Cancer Issues Population Survey 2007: PapScreen Victoria Component

Robyn Mullins
Jenny Anderson

CBRC Research Paper Series No. 33

Cervical cancer is a potentially fatal disease which is associated with the human papilloma virus (HPV). Until recently, the prevention of cervical cancer depended on the use of the Pap test to detect abnormal changes in the cells of the cervix early enough to allow them to be treated appropriately. The development of an HPV vaccine has now provided an additional way of reducing the incidence of cervical cancer. The recommendation in Australia is still that women have a Pap test every two years, regardless of whether they have been vaccinated against HPV.

This paper reports on findings from the cervical screening component of a large telephone survey conducted by CBRC in 2007 which included 1129 women. Women were asked a series of questions about their Pap test behaviour, the risk factors for cervical cancer and knowledge of the HPV vaccine.

Ninety per cent of the women surveyed had had at least one Pap test, and of those 83% said it had been within the last 2 years. About one-quarter of women indicated their doctor had suggested their last Pap test, whereas the others had initiated their own test, either unprompted (36%) or after receiving a reminder letter (37%). Two-thirds of women saw their usual doctor for their Pap test.

Women's knowledge of any factors which can contribute to the risk of cervical cancer was poor, with 46% unable to name any factor and only one in ten mentioning HPV. Awareness of the vaccine was very high (94%), as was awareness that Pap tests were still needed even after vaccination (90% of those who knew of the vaccine). However, they were unsure or incorrect about many of the specific features of the vaccine: only half knew that the vaccine was not effective at preventing cancer in women of any age group; just over half knew the vaccine would not prevent all cervical cancers if given early enough and two-thirds knew the vaccine could not be used as a treatment. Reassuringly, only 5% of women overall said the availability of the vaccine would make them less likely to have a Pap test in future, but this applied to one in ten of the women in the age group 18-26, who are most likely to be vaccinated.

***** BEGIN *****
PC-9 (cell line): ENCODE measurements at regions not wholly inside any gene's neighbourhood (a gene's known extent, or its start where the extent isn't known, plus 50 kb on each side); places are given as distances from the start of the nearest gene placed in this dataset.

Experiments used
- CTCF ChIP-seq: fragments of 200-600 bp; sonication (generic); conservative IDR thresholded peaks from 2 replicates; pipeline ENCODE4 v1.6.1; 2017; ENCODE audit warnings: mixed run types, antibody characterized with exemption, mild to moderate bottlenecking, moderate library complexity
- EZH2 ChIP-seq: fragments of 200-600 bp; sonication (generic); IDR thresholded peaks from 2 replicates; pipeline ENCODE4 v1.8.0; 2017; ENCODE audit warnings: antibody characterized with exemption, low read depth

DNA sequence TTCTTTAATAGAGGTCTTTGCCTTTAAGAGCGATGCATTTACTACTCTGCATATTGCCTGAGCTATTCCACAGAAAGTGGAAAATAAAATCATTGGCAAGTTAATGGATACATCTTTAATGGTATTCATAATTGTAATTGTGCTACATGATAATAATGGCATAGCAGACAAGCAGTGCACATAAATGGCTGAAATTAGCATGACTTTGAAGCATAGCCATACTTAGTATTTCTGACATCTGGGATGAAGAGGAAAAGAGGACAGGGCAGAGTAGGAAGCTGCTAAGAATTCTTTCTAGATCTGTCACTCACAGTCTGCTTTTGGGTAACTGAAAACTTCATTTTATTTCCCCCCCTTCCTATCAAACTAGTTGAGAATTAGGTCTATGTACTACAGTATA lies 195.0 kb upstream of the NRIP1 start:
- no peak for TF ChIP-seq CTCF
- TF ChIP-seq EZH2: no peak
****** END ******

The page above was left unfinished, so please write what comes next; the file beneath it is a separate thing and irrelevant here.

Women's stated awareness that Pap tests are still needed after vaccination is encouraging, however, they do not appear to have a good understanding of the link between HPV and cervical cancer or how the vaccination reduces the risk of cervical cancer. PapScreen needs to continue to educate women so that they understand why they still need to have Pap tests.